Institutional Scholarship

You Don't Know What You Do Know: The Curse of Knowledge in Cognition and Teaching

Show simple item record

dc.contributor.advisor Boltz, Marilyn Conrad, Kimberly 2016-09-23T12:49:11Z 2016-09-23T12:49:11Z 2016
dc.description.abstract The curse of knowledge refers to the common experience of having difficulty setting aside one’s own knowledge when inferring the knowledge of others. Within heuristics and biases research, the curse of knowledge is discussed as a bias arising from the availability, anchoring, and adjustment heuristics, and is conceptually analogous to hindsight bias towards one’s past self. Within theory-of-mind literature, the curse is discussed as a failure to employ mature mentalizing skills, though there lacks consensus on the conceptual relationship between mechanisms driving the curse and those driving theory-of-mind. This paper seeks to bridge the gap between the the heuristics and biases and theory-of-mind approaches by proposing an integrated cognitive mechanism underlying the curse of knowledge. Implications for teachers, strategies for combatting the curse in the classroom, and ideas for future research are discussed.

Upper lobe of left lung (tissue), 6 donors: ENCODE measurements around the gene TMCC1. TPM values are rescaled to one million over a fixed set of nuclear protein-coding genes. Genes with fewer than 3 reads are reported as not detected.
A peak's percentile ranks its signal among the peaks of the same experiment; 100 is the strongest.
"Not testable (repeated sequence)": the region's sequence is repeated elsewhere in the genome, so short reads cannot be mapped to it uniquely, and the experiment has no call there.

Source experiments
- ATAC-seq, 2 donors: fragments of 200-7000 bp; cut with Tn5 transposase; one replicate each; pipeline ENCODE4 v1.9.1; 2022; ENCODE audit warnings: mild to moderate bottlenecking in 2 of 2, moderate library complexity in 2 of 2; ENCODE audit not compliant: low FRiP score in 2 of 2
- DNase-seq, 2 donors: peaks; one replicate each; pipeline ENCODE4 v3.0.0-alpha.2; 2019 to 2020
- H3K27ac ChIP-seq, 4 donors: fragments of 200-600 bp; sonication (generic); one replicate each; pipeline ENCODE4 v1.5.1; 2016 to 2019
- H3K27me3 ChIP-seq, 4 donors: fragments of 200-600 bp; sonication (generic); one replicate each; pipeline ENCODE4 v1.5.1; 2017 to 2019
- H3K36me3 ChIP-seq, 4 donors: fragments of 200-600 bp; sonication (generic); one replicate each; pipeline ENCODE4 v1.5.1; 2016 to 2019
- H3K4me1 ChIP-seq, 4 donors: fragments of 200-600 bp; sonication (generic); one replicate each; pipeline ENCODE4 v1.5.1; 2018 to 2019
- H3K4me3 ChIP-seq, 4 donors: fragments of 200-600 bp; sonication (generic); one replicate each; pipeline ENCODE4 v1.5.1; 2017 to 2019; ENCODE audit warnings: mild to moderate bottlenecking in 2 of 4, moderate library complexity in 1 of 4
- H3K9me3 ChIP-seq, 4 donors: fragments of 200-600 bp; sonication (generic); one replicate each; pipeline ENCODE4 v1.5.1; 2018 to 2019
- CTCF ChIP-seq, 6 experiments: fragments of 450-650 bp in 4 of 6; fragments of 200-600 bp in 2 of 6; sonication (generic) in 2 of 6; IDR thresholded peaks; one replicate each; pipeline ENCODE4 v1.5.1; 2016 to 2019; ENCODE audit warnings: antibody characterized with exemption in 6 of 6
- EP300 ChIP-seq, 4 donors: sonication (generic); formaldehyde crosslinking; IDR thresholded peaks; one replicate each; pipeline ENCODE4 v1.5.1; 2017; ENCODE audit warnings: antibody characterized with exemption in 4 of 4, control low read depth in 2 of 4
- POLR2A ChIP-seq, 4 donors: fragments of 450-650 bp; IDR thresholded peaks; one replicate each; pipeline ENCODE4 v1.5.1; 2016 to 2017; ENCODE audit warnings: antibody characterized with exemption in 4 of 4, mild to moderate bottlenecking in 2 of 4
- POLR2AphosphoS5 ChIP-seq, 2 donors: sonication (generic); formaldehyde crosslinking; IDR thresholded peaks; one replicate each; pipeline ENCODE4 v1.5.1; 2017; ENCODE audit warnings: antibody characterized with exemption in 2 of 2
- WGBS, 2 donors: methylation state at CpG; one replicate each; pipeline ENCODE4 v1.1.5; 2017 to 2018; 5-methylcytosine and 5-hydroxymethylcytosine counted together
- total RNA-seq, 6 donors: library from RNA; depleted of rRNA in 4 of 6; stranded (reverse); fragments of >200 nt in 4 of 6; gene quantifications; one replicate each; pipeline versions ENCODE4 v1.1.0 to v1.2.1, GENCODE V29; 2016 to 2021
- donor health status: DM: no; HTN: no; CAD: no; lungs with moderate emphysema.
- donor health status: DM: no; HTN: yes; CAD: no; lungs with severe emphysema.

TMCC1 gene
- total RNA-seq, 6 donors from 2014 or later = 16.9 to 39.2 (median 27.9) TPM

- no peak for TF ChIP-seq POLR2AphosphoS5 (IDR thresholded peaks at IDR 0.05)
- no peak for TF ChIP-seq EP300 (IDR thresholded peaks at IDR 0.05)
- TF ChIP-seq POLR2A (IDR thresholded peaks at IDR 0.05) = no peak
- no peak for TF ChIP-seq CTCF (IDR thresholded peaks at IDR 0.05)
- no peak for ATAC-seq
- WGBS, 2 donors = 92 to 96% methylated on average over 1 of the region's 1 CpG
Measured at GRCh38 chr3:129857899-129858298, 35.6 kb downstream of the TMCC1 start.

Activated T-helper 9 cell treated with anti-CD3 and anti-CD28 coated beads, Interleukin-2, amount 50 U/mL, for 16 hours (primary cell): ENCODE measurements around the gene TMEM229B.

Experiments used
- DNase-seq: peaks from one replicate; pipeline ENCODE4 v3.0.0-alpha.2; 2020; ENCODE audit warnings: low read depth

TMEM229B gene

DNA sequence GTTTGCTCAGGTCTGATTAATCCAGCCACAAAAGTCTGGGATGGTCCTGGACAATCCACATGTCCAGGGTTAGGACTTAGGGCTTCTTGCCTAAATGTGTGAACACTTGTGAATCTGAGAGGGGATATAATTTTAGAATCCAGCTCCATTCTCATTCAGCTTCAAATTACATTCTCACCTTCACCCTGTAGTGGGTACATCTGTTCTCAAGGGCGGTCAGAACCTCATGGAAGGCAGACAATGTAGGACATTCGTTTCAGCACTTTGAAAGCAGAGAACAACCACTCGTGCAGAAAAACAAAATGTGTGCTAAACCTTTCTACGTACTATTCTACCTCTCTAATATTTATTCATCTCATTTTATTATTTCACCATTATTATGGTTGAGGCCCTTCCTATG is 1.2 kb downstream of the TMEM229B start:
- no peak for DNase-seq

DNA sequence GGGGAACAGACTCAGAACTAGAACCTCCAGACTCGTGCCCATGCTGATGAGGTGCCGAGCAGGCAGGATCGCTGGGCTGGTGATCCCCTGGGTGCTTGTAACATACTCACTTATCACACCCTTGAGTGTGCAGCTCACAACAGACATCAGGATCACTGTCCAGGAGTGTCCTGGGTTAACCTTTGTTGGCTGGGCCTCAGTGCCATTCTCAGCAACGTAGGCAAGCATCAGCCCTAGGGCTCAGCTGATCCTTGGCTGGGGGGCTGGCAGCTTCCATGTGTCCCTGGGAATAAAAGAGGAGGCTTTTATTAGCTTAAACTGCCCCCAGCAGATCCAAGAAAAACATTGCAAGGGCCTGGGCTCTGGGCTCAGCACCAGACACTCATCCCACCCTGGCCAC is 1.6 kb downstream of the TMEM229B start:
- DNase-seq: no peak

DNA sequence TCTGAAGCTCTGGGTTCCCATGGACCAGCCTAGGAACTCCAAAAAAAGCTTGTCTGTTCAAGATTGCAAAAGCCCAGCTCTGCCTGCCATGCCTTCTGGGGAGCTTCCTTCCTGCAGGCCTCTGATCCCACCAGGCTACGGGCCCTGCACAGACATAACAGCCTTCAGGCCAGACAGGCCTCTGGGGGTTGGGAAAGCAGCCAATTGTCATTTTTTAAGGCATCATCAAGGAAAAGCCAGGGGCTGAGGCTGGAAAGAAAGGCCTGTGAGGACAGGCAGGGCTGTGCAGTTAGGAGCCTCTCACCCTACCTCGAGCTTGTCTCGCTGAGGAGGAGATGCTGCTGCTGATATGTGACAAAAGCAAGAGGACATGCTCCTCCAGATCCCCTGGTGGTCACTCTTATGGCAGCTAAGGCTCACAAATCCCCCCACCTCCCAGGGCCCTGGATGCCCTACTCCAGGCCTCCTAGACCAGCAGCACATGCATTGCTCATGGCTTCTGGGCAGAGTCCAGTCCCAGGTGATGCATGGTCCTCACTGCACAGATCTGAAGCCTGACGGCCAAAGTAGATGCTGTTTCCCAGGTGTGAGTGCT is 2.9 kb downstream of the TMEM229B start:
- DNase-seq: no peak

dc.description.sponsorship Haverford College. Department of Psychology
dc.language.iso eng
dc.title You Don't Know What You Do Know: The Curse of Knowledge in Cognition and Teaching
dc.type Thesis
dc.rights.access Bi-College users only

Files in this item

This item appears in the following Collection(s)

Show simple item record Except where otherwise noted, this item's license is described as



My Account